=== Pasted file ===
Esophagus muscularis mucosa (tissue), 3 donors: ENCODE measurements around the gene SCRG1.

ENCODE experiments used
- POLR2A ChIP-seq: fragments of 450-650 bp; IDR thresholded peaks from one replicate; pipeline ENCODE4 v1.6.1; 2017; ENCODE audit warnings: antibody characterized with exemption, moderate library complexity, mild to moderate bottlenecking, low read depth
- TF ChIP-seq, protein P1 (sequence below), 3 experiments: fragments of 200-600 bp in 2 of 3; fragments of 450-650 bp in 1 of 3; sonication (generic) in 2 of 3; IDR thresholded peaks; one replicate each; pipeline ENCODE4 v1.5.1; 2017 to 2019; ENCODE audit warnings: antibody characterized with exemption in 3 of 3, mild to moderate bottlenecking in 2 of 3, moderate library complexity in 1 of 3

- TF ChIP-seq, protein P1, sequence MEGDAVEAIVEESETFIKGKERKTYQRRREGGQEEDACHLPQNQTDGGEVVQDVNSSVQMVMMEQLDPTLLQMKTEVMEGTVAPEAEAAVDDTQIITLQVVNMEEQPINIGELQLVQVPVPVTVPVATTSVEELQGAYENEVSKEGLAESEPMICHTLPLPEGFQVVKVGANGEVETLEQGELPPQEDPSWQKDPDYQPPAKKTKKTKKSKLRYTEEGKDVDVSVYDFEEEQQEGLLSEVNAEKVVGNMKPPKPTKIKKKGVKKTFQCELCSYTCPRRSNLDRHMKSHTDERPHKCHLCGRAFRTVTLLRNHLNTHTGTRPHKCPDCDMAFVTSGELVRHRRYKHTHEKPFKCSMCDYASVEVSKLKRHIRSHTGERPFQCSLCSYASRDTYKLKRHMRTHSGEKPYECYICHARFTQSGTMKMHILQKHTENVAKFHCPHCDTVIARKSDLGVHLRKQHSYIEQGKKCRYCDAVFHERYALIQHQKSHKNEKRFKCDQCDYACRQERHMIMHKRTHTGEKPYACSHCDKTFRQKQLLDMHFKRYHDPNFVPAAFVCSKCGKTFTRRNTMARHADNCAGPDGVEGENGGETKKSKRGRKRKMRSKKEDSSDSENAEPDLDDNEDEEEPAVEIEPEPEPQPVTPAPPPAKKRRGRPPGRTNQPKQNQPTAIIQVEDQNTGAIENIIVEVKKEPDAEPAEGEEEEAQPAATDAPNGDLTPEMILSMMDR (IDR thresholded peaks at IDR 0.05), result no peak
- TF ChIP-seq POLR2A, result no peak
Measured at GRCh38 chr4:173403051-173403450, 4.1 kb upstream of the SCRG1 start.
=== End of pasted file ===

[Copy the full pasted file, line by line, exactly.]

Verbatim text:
Esophagus muscularis mucosa (tissue), 3 donors: ENCODE measurements around the gene SCRG1.

ENCODE experiments used
- POLR2A ChIP-seq: fragments of 450-650 bp; IDR thresholded peaks from one replicate; pipeline ENCODE4 v1.6.1; 2017; ENCODE audit warnings: antibody characterized with exemption, moderate library complexity, mild to moderate bottlenecking, low read depth
- TF ChIP-seq, protein P1 (sequence below), 3 experiments: fragments of 200-600 bp in 2 of 3; fragments of 450-650 bp in 1 of 3; sonication (generic) in 2 of 3; IDR thresholded peaks; one replicate each; pipeline ENCODE4 v1.5.1; 2017 to 2019; ENCODE audit warnings: antibody characterized with exemption in 3 of 3, mild to moderate bottlenecking in 2 of 3, moderate library complexity in 1 of 3

- TF ChIP-seq, protein P1, sequence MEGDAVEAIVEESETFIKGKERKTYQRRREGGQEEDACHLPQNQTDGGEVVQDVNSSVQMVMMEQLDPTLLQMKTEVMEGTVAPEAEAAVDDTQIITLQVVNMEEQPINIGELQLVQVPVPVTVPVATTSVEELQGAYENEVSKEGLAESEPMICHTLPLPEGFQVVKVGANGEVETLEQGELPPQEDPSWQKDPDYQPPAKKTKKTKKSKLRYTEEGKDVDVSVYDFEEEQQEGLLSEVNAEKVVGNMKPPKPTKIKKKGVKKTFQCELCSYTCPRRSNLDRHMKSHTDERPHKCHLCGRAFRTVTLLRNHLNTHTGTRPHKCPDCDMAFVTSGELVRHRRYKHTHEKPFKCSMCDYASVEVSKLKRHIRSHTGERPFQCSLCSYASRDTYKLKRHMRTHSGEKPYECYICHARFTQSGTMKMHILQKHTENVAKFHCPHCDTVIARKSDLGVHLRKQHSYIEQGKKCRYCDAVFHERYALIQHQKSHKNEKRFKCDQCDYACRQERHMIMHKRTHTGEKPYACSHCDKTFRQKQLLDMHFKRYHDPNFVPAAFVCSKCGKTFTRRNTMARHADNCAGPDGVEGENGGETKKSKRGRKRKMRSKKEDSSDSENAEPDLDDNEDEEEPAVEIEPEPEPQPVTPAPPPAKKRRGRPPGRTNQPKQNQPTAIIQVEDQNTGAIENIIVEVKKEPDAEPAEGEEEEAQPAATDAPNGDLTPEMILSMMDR (IDR thresholded peaks at IDR 0.05), result no peak
- TF ChIP-seq POLR2A, result no peak
Measured at GRCh38 chr4:173403051-173403450, 4.1 kb upstream of the SCRG1 start.